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2kNreeJ

2kNreeJ

HOLOCAUST EDUCATION IN

HOLOCAUST EDUCATION IN PEDAGOGY, HISTORY, AND PRACTICE 116 Teaching how Jews lived, not only how they died CENTROPA’s original goal was to preserve Jewish memory, the stories of pre-Holocaust Jewish life in Central and Eastern Europe that were slowly but surely disappearing as elderly Jews passed away and took their stories with them. From the very beginning, Edward Serotta, CENTROPA’s director, insisted that we doubly rob those who were murdered of their lives if we only teach about how they died, and that students cannot truly understand what was lost in the Holocaust without learning about the people and culture that were eradicated. Most of the photographs CENTROPA collected from the early 20 th century depict the wide diversity of Jewish life in interwar Europe: in villages, small towns, and large cities; in poor, middle class, and wealthy families; on vacation, at work, in the army, at school, and during family celebrations. Particularly useful for classroom activities, descriptions in the interviewees’ own words accompany each of the 22,000 old family photographs on the website: where they were when the photo was taken, who was in the photograph and, often, what happened to them. Photographs of teens in youth groups, on sports teams, with families on vacation – students relate to these images because they have the exact same photographs on their smart phones and tablets. Portrait photographs taken in studios, or wedding photographs, or pictures taken in a work place convey someone’s economic status – the images speak, particularly to a generation that communicates through images. Students know what it is like to be resentful of a sibling, fall in love, struggle through a hard time, or lose someone they love. These are human experiences, and young people of all cultural backgrounds connect to them viscerally because they get to know each person as more than a victim. These are not just personal accounts of the horror, but – as with visits from survivors – personalized memories of their lives. Mitchell Bloomer, Holocaust Resource teacher at the Holocaust Memorial Resource and Education Center in Maitland, Florida, summed up the experience of working with CENTROPA’s films and interviews: “CENTROPA’s approach speaks to the larger truth students must grasp — that the victims were human beings. To learn about the European Jews as victims only, without regard to the richness and complexity of their lives, dehumanizes them and their memory. This, of course, is antithetical to the goals of Holocaust education.” While video testimonies of what happened in the ghettos, camps, and other sites of persecution and death are critical for Holocaust studies now and in the future, the question arises: what are we teaching students about Jews if that is the only thing they learn about them?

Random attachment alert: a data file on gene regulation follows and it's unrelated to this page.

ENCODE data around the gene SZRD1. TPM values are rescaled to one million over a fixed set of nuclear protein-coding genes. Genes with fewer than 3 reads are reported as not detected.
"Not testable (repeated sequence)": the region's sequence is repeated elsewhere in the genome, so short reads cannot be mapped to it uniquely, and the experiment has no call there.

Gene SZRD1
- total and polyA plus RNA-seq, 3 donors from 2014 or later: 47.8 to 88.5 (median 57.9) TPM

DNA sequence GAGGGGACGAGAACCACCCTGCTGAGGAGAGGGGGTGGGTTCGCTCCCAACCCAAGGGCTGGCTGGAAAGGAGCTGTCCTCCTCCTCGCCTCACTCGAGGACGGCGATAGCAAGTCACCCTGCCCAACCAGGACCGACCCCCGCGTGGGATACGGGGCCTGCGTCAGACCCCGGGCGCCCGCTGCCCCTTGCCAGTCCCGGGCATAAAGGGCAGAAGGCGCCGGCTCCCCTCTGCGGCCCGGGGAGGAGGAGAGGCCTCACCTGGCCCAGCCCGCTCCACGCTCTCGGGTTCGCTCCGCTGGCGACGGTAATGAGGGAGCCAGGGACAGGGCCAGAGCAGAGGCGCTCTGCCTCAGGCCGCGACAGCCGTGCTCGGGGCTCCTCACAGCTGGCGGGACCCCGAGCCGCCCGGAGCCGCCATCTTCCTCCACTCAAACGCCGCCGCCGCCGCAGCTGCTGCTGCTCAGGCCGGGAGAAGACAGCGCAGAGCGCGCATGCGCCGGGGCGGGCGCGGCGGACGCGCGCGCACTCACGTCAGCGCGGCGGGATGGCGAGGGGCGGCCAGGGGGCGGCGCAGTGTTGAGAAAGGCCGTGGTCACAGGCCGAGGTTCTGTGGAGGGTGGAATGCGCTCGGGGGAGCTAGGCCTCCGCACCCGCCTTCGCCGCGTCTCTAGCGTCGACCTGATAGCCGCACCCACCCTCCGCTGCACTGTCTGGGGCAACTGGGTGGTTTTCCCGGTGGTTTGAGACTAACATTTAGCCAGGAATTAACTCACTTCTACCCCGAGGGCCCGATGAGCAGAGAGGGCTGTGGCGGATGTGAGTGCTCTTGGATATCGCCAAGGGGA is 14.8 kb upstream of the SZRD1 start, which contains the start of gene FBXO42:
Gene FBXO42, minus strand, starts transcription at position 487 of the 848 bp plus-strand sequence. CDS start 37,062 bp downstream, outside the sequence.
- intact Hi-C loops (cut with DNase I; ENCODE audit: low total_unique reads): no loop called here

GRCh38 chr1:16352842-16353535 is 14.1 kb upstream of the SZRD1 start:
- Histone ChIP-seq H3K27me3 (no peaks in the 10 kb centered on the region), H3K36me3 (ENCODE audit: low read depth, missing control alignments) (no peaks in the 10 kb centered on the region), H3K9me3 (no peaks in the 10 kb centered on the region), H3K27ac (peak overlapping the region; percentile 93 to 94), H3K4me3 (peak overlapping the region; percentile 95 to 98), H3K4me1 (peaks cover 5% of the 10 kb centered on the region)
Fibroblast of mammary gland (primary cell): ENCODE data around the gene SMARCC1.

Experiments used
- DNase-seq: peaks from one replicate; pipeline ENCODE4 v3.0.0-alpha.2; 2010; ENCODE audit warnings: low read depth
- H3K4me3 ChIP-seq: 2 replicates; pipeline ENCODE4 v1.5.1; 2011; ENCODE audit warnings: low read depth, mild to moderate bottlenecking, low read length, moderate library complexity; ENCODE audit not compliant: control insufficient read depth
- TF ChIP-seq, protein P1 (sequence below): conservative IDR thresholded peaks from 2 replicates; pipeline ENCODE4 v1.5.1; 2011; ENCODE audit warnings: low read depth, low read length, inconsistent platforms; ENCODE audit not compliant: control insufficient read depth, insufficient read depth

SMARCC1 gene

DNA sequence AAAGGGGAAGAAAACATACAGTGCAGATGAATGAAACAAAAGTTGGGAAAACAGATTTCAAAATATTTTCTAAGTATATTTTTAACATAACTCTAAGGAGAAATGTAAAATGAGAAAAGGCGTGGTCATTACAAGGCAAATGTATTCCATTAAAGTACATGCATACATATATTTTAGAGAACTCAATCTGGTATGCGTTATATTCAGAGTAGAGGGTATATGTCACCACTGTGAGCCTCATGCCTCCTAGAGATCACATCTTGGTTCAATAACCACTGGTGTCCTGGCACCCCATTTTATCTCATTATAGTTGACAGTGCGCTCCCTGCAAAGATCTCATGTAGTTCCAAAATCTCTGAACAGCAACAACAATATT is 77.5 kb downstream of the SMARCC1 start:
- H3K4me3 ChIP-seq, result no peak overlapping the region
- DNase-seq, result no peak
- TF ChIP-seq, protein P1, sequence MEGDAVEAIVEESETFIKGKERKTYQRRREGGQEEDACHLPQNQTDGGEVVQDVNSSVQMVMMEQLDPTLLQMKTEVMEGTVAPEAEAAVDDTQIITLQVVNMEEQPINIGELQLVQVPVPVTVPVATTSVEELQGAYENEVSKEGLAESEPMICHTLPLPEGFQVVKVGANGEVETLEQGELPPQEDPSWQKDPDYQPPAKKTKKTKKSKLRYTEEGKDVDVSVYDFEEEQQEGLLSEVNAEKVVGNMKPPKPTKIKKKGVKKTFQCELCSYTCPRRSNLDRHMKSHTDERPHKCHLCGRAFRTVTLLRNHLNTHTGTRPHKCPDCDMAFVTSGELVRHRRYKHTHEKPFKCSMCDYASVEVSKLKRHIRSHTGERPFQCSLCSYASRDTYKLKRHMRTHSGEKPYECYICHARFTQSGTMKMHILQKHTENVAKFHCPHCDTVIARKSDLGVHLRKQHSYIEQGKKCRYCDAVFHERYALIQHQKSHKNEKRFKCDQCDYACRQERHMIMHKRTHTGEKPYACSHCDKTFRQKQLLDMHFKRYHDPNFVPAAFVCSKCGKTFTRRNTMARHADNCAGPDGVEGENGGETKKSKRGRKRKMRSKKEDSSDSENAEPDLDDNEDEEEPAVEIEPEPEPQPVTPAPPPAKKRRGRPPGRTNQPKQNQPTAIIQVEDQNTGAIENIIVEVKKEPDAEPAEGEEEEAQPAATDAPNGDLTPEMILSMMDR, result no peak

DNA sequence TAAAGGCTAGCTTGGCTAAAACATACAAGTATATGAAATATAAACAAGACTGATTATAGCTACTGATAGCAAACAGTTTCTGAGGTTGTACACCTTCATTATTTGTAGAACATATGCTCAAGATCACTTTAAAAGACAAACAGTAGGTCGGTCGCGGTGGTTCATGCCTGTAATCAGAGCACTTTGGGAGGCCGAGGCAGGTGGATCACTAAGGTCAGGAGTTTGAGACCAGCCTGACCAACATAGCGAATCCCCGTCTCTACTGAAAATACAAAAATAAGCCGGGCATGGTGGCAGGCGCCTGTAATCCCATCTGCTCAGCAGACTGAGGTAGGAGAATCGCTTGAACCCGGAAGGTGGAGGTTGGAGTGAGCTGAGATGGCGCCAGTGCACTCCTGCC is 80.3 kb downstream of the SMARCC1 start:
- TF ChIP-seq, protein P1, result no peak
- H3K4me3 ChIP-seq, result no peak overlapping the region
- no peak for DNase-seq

Beyond the boxed curriculum: flexibility for 21 st century learning CENTROPA has no fixed curriculum. Anyone can access their database of photographs and interviews which means that every teacher can create the lesson or project she needs for her particular course or use the website materials as a reliable source for student research. Educators use the resources in myriad ways to expand their students’ understanding of pre-war Jewish life: for example, short lessons where students might bring in a family photograph and then find one in the CENTROPA database that looks the same (a family on a ski vacation, a child holding a favorite pet, a wedding photograph), read about that family, and create a poster comparing their lives to the life of the CENTROPA family. Others do more indepth research projects – students find a survivor in the database, read the entire interview, view all of the family photographs, and either make a film or write a paper about him or her. Other teachers print out 10- 20 photos from the database, hang them around the room with the descriptions under them (or not), and have students respond to a question by writing on the butcher paper under each photograph, followed by a class discussion. Teachers who do not have time to design their own lessons can search the website by topic for lessons and projects created and taught by CENTROPA teachers in North America, Europe, and Israel (http://www.centropa.org/teaching-materials). These lessons can be used as is, or adapted to fit a specific curriculum. CENTROPA’s open-sourced format makes it easy to create interactive, engaging, student-directed assignments. Some of the most successful include: • family history videos • cross-cultural projects with European schools 117 HOLOCAUST EDUCATION IN PEDAGOGY, HISTORY, AND PRACTICE • films about a historical event, “our town’s Jewish history,” or the experiences of a Second World War II veteran • student-created museums • student-edited cookbooks to be shared with another school • researching a survivor in the database to present in various formats to the class. • a multimedia Yom Hashoah commemoration for a school community This kind of flexibility is critical for the 21 st century classroom since teachers, striving to engage students of different backgrounds and capabilities, no longer teach from a “one size fits all” model.

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